The American Dental Association recently came out with a Policy Statement on Breathing Related Sleep Disorders (BRSD) or Sleep Disordered Breathing (SDB). These disorders are often related to smaller jaws, high narrow palates, enlarged tonsils and adenoids and narrowed noses, all of which result in collapsible airways. The ADA recommends that all dentists screen all their patients for BRSD.
Last year, the American College of Prosthodontists published a position paper on Oral Devices for SDB. They recommend screening all patients for sleep disorders prior to fabricating a nightguard or beginning restorative dentistry.
In the statement from the ADA it is recommended that dentists monitor the effectiveness of oral appliance therapy (OAT) with home sleep testing.
“Dentists who provide OAT to patients should monitor and adjust the Oral Appliance (OA) for treatment efficacy as needed, or at least annually. As titration of OAs has been shown to affect the final treatment outcome and overall OA success, the use of unattended cardiorespiratory (Type 3) or (Type 4) portable monitors may be used by the dentist to help define the optimal target position of the mandible. A dentist trained in the use of these portable monitoring devices may assess the objective interim results for the purposes of OA titration. “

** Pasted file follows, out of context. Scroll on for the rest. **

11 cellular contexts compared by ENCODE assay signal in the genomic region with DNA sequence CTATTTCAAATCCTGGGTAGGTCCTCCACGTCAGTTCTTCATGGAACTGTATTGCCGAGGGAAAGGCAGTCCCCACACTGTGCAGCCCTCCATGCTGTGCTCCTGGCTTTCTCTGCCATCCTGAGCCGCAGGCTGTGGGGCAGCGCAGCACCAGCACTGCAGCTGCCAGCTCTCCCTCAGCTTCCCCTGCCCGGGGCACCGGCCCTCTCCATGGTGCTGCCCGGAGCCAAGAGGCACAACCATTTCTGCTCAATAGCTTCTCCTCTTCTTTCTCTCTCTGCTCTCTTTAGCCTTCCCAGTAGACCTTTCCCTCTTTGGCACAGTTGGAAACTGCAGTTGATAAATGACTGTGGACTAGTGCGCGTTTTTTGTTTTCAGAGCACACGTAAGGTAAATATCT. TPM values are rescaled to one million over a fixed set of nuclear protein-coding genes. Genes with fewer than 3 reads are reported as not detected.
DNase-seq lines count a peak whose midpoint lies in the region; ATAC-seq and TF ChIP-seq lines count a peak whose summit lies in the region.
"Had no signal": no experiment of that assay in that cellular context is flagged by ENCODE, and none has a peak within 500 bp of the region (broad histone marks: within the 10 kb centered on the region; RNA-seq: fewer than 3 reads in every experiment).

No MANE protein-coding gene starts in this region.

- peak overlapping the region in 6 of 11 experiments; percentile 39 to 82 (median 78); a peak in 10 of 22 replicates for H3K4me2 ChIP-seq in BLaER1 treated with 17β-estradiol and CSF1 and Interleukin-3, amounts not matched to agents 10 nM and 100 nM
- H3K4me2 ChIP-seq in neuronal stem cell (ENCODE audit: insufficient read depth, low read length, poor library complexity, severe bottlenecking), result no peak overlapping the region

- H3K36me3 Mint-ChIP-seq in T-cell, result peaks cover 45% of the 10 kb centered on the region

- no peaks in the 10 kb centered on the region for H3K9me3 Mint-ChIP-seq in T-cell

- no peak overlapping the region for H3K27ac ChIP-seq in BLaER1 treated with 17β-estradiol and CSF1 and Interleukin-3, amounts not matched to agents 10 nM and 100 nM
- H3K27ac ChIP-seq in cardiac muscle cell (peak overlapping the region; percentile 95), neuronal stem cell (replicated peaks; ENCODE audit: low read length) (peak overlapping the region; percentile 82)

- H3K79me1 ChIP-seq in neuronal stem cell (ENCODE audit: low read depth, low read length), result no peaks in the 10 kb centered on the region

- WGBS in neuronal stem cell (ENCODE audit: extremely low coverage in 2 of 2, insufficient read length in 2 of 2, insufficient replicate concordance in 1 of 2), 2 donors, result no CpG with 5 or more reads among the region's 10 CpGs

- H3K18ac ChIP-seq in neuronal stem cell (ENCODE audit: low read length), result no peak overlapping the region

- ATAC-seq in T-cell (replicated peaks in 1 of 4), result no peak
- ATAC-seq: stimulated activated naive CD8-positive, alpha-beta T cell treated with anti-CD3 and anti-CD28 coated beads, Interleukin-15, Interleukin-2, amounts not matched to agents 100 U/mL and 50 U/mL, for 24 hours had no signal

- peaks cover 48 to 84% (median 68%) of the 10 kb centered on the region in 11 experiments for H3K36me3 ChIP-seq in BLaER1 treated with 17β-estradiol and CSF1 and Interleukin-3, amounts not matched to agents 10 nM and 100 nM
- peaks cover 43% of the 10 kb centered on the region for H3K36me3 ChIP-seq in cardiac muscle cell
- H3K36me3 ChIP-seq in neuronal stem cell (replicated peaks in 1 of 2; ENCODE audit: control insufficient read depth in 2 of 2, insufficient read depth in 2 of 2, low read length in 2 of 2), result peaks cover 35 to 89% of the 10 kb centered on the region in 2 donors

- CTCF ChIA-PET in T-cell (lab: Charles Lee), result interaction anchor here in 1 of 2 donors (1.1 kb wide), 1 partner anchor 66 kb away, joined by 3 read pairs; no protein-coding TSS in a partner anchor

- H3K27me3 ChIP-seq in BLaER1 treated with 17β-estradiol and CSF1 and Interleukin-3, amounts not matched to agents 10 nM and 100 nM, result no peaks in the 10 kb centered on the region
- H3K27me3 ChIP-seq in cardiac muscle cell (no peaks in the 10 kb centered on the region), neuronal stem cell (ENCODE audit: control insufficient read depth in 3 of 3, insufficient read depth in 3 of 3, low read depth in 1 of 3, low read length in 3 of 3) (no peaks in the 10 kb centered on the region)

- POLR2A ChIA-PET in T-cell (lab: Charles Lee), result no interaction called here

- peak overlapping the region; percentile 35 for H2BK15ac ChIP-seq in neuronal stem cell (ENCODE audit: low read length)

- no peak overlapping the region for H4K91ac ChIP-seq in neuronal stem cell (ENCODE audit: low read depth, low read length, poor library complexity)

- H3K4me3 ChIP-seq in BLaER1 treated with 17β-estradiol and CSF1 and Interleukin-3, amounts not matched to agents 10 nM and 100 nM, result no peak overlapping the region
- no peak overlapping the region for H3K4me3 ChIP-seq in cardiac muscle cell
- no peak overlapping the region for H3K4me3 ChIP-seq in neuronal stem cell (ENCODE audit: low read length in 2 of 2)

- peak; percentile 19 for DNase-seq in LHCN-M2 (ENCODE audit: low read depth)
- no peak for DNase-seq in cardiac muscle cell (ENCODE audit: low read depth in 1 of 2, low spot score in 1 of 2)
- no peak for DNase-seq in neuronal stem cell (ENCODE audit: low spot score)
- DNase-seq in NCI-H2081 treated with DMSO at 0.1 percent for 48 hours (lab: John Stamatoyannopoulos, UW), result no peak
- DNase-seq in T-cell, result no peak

This testing is done to insure efficacy of treatment prior to referring the patient back to their sleep MD, cardiologist or internist.
The American Academy of Sleep Medicine (AASM) feels threatened by dentists and has come out with position statements and editorials stating that only a physician can order a HST which should only be evaluated by a board-certified sleep specialist. The American Academy of Dental Sleep Medicine (AADSM) supports titration of oral devices with home monitoring on a state by state basis based on the laws in that state and the position of the state board on AASM’s position on sleep testing.
The dental team is uniquely qualified to recognize the signs and symptoms of SDB and BRSD from snoring to UARS to OSA in both children and adults. These patients are sitting in our chairs and are usually seen at least twice a year in the name of prevention. Many dentists have shifted to an oral systemic focus with an emphasis on Complete Health Dentistry. Opening the airway to manage SDB plays a pivotal role in lowering systemic inflammation and preventing and reversing cardiovascular disease and dementia.
Once the patient has been titrated with an oral device, and snoring and gasping have been alleviated, we evaluate the other chief complaints. These include: unrefreshing sleep, difficulty concentrating, memory problems, irritability, anxiety, depression, bruxism and morning headaches. Once the device has been ideally titrated, a HST or PSG should be recommended.
For convenience in certain states, the dentist can order the HST and share the results with the referring or treating physician, cardiologist and internist. In the near future, the patient will be monitoring the efficacy of treatment with a FitBit or other apps which will empower the patient and give them the feedback and motivation to improve their health and wellbeing.